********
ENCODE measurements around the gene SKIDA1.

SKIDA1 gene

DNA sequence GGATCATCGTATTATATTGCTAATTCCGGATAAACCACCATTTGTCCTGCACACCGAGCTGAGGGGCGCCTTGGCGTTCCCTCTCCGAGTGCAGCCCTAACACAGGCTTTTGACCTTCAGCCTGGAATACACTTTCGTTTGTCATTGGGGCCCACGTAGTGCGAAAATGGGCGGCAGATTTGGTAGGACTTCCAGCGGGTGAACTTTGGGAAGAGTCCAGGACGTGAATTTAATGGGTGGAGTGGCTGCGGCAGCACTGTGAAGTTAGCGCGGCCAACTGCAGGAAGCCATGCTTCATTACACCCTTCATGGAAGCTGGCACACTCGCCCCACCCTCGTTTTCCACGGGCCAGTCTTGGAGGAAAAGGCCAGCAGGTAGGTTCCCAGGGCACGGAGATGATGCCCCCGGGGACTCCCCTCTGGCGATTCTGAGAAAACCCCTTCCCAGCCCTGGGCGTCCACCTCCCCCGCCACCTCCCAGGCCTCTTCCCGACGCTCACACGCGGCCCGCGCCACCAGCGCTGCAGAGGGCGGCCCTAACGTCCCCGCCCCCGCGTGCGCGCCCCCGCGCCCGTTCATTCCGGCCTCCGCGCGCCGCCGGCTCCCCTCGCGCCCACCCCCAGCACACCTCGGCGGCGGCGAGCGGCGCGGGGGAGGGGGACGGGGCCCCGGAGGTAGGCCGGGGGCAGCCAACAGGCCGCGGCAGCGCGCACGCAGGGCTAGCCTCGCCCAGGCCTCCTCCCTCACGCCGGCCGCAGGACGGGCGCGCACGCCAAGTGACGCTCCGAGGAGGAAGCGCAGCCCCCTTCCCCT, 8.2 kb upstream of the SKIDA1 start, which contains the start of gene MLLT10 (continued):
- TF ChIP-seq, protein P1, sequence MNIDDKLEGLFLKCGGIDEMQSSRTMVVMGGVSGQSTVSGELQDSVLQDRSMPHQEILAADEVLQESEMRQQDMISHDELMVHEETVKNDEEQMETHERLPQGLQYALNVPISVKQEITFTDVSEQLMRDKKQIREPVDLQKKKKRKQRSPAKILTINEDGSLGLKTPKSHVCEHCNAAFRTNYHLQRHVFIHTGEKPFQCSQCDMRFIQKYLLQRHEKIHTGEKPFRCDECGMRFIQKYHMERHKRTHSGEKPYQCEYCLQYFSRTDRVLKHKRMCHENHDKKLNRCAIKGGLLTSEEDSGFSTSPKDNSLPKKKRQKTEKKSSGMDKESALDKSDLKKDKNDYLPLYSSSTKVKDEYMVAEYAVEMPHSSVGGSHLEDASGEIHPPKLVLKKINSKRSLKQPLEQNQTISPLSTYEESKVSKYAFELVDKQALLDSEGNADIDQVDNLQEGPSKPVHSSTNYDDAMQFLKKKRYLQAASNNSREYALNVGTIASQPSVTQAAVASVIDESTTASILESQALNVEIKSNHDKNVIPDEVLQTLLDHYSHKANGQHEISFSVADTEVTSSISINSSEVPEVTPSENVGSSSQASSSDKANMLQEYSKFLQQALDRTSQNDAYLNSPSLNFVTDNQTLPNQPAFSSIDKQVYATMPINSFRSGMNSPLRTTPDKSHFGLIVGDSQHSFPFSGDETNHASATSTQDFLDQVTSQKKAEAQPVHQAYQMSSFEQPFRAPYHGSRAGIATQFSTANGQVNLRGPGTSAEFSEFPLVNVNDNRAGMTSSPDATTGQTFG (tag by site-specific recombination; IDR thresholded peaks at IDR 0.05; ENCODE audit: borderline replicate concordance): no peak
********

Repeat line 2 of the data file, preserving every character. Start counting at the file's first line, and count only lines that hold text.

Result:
SKIDA1 gene